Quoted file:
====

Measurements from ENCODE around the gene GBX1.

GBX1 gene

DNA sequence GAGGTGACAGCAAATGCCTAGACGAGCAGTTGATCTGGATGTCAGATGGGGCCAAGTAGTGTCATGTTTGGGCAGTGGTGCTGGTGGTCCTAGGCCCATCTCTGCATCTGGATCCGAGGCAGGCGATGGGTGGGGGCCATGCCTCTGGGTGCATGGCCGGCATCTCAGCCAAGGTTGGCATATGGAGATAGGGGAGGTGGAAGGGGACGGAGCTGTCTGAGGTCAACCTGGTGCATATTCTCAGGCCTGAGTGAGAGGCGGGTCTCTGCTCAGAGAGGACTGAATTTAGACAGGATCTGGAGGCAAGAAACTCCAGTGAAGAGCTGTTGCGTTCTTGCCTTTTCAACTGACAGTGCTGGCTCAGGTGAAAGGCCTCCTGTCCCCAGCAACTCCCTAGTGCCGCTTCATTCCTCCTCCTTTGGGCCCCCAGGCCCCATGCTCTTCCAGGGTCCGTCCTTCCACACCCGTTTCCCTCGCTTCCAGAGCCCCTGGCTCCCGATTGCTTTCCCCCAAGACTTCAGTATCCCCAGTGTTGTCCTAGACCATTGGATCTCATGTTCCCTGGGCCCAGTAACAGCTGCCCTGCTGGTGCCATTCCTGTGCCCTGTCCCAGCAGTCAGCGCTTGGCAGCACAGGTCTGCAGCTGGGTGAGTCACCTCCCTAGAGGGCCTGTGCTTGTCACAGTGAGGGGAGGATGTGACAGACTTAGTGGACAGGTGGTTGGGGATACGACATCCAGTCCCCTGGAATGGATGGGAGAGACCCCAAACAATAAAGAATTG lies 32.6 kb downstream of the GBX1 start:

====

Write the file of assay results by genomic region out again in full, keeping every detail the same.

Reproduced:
Measurements from ENCODE around the gene GBX1.

GBX1 gene

DNA sequence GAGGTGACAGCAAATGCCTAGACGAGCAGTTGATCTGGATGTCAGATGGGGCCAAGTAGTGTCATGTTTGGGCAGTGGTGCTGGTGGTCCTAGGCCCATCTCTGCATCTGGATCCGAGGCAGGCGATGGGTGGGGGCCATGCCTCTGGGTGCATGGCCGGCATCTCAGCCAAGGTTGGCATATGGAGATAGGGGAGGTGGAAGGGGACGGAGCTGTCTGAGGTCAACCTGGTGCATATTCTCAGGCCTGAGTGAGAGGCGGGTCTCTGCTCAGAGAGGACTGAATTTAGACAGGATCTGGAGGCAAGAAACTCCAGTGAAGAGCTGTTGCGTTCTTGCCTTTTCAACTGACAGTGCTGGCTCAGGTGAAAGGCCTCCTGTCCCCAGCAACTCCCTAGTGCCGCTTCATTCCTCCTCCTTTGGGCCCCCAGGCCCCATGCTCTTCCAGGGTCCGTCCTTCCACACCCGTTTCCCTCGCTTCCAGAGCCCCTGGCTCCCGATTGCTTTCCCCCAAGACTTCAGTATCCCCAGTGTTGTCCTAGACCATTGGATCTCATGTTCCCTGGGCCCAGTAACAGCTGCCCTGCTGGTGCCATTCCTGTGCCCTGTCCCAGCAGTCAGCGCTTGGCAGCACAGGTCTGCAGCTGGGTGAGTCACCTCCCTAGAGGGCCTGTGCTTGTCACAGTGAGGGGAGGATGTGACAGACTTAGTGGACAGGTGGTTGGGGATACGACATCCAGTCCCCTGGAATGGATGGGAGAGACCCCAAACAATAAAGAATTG lies 32.6 kb downstream of the GBX1 start: